Christa Burch, brewer Michael LaCharite, muralist Jared Goulette and owners Charlene and Joe Doherty. Photos by Evan Olmsted

This month, Brewery Extrava will celebrate its grand opening and join Portland’s “Yeast Bayside” neighborhood as its first Belgian-focused brewery. Extrava has managed to go from signing a contract to opening in just under eight months – both ambitious and impressive considering many other brewery opening timelines I’ve seen.

Brewery Extrava’s grand opening will take place over the weekend of July 19 (from noon to 8 p.m. on Friday and Saturday and noon to 6 p.m. on Sunday). The first of its Art in the Alley events will be held that Saturday with a live mural painting, and food trucks will be on site each day of the grand opening.

The opening lineup of beer will embody traditional Belgian styles and also push the boundaries of that style to offer something new. I managed to get an on-site preview of the lineup, and I’m here to tell you that they’re worth paying attention to.

Brewer Michael LaCharite inspects a beer at Brewery Extrava, opening this month.

Saisons are a complex Belgian style and often have a signature taste that indicates where they come from. Their tastes are buoyed mostly by the yeast and, in some cases, the spices added (though Extrava’s version does not contain spices). The saison from Extrava comes across as extremely balanced and surprisingly thirst-quenching. It is a beer that can really be enjoyed by anyone, and I hope it becomes a staple for the brewery.

Don’t let the term “IPA” skew your expectations when you try Extrava’s Belgian IPA. The fruitiness from the yeast meets a kind and gentle hop flavor that permeates the whole beer. It has a pleasant bitterness from the hops and really rides that little note through, especially in the aftertaste. Interestingly, after downing a few sips, the taste that lingers is all hops, but the first sips are soft and approachable. This beer is unusual in that it uses only whole cone hops (a very labor-intensive endeavor) and the varieties that were chosen were picked for their lower amounts of bitterness.

Extrava’s ESB, or Extra Special Bitter, was a treat. For those not familiar with the style, a traditional ESB is not actually all that bitter (at least not compared to the harsher hops from more modern beers) but is an English style that balances a caramel-like flavor from malts and an earthy, herbal hop character. Extrava’s ESB has definitely been “Belgianized” and is a little off the beaten path.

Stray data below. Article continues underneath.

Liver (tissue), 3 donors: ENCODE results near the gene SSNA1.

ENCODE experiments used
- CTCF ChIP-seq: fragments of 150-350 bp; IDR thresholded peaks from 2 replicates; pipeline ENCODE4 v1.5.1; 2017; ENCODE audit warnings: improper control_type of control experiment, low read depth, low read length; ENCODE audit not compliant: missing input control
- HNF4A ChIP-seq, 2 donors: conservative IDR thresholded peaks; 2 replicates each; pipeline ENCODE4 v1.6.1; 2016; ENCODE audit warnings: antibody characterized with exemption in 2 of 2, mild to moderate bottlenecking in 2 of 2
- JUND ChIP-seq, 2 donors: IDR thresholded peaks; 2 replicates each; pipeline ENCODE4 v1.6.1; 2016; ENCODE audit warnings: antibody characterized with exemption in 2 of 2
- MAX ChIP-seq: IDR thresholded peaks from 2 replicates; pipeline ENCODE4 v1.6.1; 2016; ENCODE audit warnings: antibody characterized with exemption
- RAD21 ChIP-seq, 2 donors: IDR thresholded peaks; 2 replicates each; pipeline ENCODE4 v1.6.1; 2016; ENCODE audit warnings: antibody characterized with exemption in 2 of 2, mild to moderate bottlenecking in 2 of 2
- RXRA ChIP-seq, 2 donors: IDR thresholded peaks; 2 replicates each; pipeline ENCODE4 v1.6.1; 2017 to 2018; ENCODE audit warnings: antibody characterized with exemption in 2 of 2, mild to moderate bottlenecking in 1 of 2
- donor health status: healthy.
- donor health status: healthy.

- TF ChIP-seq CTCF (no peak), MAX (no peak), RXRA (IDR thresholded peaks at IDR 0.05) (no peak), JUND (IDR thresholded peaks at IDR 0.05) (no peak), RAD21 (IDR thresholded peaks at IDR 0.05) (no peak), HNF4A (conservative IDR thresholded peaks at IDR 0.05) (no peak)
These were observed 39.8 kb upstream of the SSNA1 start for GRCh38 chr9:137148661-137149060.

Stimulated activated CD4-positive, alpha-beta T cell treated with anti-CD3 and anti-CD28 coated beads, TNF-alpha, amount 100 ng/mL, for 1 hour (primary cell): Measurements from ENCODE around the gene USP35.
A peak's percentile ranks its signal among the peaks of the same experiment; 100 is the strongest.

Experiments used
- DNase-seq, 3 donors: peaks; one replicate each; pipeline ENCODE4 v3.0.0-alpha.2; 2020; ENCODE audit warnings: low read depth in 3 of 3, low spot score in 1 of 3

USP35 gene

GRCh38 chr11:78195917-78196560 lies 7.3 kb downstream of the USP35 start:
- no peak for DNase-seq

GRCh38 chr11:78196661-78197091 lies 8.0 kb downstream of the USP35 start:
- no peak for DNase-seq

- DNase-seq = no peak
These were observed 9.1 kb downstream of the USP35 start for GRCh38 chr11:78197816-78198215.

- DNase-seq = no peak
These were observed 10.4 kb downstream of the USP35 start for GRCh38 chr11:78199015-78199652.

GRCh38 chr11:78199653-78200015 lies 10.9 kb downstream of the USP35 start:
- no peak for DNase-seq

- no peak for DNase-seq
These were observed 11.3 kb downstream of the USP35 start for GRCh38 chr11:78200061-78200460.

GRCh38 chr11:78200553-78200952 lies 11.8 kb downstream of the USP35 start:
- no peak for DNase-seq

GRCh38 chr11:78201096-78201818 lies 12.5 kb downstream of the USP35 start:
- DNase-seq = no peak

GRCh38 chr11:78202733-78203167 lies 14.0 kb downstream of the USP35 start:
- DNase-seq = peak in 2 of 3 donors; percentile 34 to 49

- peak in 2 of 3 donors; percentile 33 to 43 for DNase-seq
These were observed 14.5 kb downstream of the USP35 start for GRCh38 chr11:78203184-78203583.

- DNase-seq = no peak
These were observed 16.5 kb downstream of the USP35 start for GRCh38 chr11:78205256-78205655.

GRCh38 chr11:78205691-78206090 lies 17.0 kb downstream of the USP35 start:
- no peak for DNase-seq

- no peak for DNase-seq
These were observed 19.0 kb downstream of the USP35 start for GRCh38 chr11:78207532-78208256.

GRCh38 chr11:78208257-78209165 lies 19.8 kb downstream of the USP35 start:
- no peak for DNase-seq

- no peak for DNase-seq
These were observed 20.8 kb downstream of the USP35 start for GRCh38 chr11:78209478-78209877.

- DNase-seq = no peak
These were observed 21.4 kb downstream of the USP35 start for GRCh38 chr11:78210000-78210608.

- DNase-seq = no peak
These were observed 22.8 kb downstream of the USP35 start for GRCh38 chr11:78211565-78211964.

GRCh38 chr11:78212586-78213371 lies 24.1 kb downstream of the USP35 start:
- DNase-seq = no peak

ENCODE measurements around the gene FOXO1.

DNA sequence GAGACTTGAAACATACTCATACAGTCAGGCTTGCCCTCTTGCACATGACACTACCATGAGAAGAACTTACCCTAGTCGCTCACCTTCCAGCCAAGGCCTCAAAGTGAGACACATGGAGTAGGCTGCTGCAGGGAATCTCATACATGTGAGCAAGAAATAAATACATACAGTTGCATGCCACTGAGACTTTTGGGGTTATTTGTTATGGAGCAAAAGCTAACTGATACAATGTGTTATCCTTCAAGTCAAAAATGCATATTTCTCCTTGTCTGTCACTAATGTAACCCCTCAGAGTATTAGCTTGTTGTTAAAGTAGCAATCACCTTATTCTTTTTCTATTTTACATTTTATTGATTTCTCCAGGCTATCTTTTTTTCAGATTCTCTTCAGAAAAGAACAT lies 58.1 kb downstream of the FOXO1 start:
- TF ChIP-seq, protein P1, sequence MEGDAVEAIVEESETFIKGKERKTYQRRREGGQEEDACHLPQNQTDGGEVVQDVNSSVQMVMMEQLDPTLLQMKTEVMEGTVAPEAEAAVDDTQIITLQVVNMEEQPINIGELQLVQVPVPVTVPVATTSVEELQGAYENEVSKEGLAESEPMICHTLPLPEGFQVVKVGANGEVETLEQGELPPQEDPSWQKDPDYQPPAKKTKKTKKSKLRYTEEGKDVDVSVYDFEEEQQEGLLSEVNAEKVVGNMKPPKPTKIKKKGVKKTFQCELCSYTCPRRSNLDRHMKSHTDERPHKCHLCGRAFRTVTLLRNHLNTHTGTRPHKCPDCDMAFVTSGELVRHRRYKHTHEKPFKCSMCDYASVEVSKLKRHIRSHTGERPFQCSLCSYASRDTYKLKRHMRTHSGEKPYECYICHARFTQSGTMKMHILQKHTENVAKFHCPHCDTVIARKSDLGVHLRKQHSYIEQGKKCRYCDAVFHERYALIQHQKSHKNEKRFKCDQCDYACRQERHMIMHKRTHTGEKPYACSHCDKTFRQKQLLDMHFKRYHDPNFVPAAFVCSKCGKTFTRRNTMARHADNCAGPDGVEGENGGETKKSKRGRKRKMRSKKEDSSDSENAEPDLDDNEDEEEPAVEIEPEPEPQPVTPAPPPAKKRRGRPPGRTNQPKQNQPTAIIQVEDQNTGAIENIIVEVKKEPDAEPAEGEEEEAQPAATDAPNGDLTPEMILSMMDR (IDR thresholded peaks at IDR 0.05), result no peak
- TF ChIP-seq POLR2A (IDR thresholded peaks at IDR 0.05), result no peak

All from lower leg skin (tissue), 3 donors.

On the slightly darker end of the spectrum is Something Dark, which is a dark mild ale brewed with Belgian yeasts and is a lovely ruby-tinged brown. Though it contains no fruits of any kind, it presents a lot of raisin and plum flavors. This is likely due to an added ingredient (I won’t spoil it for you, you’ll have to try it) that brings a hint of sweetness and earthiness to the palate.

The opening day lineup will be rounded out with Single, essentially a Belgian table beer, meant for everyday consumption. It will be low in alcohol and, at least from my first sips of the unfinished beer, is likely be as just as crowd-pleasing as the saison and Belgian IPA.

The inside of Brewery Extrava in “Yeast Bayside” has a different feel than the industrial tasting rooms.

In terms of the Cove Street space itself, there are three distinct areas of the brewery – the production space, the tasting room and the exterior space. The interior of the tasting room has a comfortable, enveloping feel, with abundant use of wood and leather and even some decorative plants. The craftsmanship of the space is enhanced by contributions from local artists and businesses, and the brewery itself has everything from custom tap handles to the stunning live-edge tables – all with interesting backstories and creators. This type of atmosphere is clearly a different style than the more minimalist or industrial-themed tasting rooms, and it will probably help to identify that its beers are a little different too.

Probably the most surprising and delightful part of the design is the exterior of the building, which has been brought to life by  a mural of a serene barley field at sunset, with hops framing the building’s front entrance. Formerly an uninspiring beige, Jared Goulette, a local muralist and graduate from the Maine College of Art, managed to completely transform the building over several weeks with sprayed paint, some stenciling and lots of creativity. You’ll never have to guess if you’ve arrived in the wrong place if you show up at Extrava’s doorstep.

If you can’t wait for the grand opening, I have it on good authority that there will be a soft opening the previous weekend. So if you find yourself wandering toward a barley field mural, don’t be shy about stopping in.

Carla Jean Lauter is a freelance beer writer and blogger who lives in Lisbon. Follow her beer adventures at:

Twitter: beerbabe


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